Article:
"I don't think I do it," he said. "We're different players. He's a great player. Fans are going to do whatever comparisons they want, but at the end of the day you've got to be true to yourself and do what you bring to the table. He's a great player around the league. You can see his highlights and his goals, he's definitely a special player. But at the end of the day I've got confidence in my abilities too. We both bring different attributes, but they're going to make comparisons regardless."

A big reason why the Blackhawks reacquired Saad, other than his ability to play a 200-foot game, is because he carries a $6 million cap hit through 2020-21, which is two years more than Panarin at the same cap hit. (It's also important to note that the Blackhawks hoped they were getting a reliable, young backup goaltender in Anton Forsberg, but the injury to Corey Crawford thrust him into a role he wasn't exactly prepared for.)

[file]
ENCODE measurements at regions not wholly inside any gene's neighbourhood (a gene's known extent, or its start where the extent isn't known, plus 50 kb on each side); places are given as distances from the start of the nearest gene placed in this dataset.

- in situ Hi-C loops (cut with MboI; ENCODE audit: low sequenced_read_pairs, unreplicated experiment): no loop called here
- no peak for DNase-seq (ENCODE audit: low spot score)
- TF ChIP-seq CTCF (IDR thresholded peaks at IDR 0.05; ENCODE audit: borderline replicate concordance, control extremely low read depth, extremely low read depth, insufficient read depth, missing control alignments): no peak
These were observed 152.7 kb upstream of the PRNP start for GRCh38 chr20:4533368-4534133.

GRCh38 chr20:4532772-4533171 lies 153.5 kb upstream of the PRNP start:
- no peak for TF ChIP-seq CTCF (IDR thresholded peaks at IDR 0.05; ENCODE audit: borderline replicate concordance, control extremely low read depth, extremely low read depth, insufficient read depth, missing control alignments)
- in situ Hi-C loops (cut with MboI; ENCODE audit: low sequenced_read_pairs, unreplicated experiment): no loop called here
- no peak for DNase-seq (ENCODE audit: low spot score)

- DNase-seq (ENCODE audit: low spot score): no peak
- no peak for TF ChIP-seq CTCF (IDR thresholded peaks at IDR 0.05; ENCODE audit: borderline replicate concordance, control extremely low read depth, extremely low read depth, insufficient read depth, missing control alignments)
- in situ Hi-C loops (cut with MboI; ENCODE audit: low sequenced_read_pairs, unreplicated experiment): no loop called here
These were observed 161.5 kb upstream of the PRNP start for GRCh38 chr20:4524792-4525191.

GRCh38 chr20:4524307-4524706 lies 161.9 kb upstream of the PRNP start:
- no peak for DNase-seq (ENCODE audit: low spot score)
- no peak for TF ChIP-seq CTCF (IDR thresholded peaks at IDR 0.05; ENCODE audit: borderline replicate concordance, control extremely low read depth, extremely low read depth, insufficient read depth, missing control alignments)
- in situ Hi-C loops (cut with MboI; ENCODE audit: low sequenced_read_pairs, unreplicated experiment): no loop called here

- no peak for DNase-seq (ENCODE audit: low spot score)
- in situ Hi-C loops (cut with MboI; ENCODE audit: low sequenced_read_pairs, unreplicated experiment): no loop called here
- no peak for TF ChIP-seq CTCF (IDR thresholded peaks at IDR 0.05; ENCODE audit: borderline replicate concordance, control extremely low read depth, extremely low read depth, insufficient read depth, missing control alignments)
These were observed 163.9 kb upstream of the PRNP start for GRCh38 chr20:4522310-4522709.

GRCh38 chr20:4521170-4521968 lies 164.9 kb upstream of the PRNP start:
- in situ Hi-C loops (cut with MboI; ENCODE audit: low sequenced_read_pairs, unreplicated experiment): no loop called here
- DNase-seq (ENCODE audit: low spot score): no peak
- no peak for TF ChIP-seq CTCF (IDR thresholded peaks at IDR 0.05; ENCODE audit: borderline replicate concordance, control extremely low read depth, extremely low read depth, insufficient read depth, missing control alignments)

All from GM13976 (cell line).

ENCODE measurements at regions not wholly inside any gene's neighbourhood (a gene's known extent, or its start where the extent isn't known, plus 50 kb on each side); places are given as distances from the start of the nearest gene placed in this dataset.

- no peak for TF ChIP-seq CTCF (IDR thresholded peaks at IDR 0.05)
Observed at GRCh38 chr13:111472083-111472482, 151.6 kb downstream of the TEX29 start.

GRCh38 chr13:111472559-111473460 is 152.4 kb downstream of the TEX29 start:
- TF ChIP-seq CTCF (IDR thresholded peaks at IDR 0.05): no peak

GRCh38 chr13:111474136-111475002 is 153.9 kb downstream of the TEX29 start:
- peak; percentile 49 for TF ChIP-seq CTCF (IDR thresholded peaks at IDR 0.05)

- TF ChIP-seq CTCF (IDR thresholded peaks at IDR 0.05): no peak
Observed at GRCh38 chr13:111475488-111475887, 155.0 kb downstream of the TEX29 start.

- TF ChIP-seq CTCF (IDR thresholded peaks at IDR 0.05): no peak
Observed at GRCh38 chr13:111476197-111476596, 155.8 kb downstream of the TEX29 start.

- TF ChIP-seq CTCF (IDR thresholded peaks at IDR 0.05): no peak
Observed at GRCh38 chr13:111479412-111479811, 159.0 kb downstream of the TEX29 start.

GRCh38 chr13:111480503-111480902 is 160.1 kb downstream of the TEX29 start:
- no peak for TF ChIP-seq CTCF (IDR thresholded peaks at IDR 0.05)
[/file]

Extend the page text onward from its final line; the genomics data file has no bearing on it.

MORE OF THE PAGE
It's not all rainbows for Columbus right now regarding where things stand with Panarin, who has made it clear he's not ready to sign a long-term extension. All signs point to the 26-year-old winger hitting the market, putting the Blue Jackets in a tricky situation ahead of the trade deadline. The Blackhawks very well could have found themselves in this position, too, had a deal not been made.

Both sides are dealing with their own challenges of the trade. Saad is still a key piece to the Blackhawks' puzzle and they're hoping to get more out of him, for no other reason than the team's overall success.

"You want to have success regardless of who you're playing for, who you're traded for, things like that," Saad said. "Naturally, just as competitors, you want to bring that excitement and you want to have success with the team and personally."